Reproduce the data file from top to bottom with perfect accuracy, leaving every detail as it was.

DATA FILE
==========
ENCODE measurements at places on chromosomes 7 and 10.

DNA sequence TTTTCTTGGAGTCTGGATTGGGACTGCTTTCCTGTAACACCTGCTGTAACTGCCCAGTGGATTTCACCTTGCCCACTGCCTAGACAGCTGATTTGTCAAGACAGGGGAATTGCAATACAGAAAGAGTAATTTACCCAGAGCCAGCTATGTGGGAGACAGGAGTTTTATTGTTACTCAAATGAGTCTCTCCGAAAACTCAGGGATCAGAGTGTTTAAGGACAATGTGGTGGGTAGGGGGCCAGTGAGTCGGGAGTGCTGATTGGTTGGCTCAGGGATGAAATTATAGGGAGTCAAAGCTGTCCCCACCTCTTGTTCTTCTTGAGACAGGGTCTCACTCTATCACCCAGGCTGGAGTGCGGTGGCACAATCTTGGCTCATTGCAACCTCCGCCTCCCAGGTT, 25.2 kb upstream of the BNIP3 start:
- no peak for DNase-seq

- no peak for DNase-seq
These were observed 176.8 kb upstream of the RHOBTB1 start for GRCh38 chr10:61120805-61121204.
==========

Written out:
ENCODE measurements at places on chromosomes 7 and 10.

DNA sequence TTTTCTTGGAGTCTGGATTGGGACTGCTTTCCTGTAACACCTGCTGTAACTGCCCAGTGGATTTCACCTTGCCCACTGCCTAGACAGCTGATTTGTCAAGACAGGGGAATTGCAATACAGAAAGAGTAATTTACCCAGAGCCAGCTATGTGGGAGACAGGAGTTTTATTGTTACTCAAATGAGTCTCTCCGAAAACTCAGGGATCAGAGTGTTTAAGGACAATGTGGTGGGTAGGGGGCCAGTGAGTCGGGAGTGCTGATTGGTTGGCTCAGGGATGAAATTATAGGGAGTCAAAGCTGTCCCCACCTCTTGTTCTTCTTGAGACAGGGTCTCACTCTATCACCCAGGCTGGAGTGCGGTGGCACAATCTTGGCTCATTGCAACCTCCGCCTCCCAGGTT, 25.2 kb upstream of the BNIP3 start:
- no peak for DNase-seq

- no peak for DNase-seq
These were observed 176.8 kb upstream of the RHOBTB1 start for GRCh38 chr10:61120805-61121204.